I've posted elsewhere on making charcoal from rice husks, and this year, I made my own.
I took an old petrol can, and using a steel punch and small sledgehammer, cut out a chimney hole and some side-holes. Making round holes with a punch is a satisfying and enjoyable pastime, although inevitably the jagged edges rip bloody holes in one's fingers...
At the height of the harvest season, I went to the local rice mill and asked permission to take some of the husks. "Any time, feel free", they said, and you can see why. In Japanese we say 'yama'.
I was too busy tending the process to take photos this time. You need to be careful making rice husk charcoal. You can leave it unattended for the first couple of hours, but thereafter it needs watching for safety and best results. If you don't put it out carefully when it's done, it'll burn up leaving very little residue. You need to dump rather more water on it than you might think to put it out inside. I thought maybe I could use a chimney of green bamboo, but my friend reckoned it would catch fire, so I sprung for a proper metal chimney. Glad I did, because the bamboo would definitely have burned merrily. 'Hi no youjin' as they say - be careful when you play with fire.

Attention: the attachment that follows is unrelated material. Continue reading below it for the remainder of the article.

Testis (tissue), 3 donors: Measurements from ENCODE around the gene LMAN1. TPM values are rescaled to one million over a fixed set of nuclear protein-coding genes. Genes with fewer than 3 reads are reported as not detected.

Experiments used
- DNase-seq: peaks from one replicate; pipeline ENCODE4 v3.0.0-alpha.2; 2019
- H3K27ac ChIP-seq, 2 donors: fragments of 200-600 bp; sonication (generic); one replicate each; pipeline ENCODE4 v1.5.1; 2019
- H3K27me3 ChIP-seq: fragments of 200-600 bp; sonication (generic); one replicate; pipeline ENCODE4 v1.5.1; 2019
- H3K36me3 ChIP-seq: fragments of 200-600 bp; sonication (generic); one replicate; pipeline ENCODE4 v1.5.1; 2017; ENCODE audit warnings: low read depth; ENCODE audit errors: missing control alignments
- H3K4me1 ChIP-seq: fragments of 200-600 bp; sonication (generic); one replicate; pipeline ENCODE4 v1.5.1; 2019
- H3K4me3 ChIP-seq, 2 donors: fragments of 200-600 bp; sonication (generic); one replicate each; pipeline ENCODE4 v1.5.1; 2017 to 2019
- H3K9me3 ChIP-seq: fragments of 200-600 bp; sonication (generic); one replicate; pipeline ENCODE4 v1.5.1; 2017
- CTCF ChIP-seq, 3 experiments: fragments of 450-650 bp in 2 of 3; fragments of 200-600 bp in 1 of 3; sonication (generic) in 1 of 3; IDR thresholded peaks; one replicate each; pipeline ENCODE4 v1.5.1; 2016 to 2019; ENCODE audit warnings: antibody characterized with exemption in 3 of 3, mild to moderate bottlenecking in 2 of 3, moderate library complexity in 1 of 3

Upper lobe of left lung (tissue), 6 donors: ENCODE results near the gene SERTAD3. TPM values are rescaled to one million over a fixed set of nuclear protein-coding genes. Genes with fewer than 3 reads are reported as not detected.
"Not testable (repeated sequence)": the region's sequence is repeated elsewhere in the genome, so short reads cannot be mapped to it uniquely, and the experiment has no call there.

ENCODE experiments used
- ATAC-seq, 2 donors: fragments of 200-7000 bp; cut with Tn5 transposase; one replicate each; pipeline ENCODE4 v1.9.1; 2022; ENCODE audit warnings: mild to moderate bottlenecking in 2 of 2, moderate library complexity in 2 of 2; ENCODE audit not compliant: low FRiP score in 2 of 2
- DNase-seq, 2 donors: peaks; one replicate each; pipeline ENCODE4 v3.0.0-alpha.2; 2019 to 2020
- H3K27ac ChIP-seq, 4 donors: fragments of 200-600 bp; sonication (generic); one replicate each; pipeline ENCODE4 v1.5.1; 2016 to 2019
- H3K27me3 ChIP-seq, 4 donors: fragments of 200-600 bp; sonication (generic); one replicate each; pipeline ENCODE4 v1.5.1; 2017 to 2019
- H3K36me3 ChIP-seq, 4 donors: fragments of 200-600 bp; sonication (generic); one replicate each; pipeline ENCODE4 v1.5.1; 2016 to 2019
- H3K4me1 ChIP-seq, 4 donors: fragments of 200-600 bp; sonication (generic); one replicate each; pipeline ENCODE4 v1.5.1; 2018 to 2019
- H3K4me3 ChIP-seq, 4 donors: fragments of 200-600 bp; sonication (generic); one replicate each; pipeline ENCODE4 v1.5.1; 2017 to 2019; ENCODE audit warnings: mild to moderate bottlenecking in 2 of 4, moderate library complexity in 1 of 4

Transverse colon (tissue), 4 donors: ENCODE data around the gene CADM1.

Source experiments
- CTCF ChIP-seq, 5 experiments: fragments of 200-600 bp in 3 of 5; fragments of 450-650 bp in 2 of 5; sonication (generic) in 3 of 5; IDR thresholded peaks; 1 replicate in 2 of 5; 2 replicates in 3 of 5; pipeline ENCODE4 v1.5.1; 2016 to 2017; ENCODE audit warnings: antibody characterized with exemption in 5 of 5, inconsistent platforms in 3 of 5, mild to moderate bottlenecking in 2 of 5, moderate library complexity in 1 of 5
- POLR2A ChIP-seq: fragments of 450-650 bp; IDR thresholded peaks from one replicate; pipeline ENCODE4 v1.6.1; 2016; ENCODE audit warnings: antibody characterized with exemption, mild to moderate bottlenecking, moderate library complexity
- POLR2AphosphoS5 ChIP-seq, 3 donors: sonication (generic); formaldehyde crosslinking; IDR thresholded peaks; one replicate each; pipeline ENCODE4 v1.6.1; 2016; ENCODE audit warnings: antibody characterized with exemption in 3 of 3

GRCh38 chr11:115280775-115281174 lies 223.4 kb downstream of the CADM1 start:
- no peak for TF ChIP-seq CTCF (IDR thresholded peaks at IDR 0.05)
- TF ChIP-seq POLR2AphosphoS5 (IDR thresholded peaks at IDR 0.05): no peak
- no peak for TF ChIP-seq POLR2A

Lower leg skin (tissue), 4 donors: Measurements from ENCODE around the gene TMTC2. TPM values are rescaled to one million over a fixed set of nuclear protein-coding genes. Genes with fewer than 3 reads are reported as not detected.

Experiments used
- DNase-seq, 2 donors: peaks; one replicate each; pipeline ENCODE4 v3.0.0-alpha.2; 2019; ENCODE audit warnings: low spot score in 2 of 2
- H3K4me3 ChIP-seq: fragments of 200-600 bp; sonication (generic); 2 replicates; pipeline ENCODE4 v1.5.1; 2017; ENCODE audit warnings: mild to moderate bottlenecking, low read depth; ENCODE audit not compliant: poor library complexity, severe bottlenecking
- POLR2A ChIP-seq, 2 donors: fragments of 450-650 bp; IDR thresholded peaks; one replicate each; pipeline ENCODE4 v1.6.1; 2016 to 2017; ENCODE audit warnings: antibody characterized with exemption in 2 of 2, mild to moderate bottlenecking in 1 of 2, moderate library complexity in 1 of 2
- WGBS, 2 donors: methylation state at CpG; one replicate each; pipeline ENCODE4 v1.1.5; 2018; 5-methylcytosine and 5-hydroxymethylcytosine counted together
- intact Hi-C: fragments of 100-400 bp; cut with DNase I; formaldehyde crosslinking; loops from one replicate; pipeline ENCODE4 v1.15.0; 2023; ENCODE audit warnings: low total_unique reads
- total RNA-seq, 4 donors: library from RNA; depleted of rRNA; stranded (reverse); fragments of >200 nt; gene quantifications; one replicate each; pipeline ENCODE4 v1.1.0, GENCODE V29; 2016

A lot of people don't bother toasting their husks and just apply them straight on their rows. It seems to work OK, but in my experience, the husks take several years to rot down. (When I stopped my bike to take this picture, I put my left foot down 'all wrong' and twisted my ankle so that I suddenly fell, bike and all, off the path and about a metre into a dry rice field. I landed painlessly on my back. If there had been a stone, or a piece of fencing, or some old machinery where I fell, that would probably have been it. All of a sudden, like.)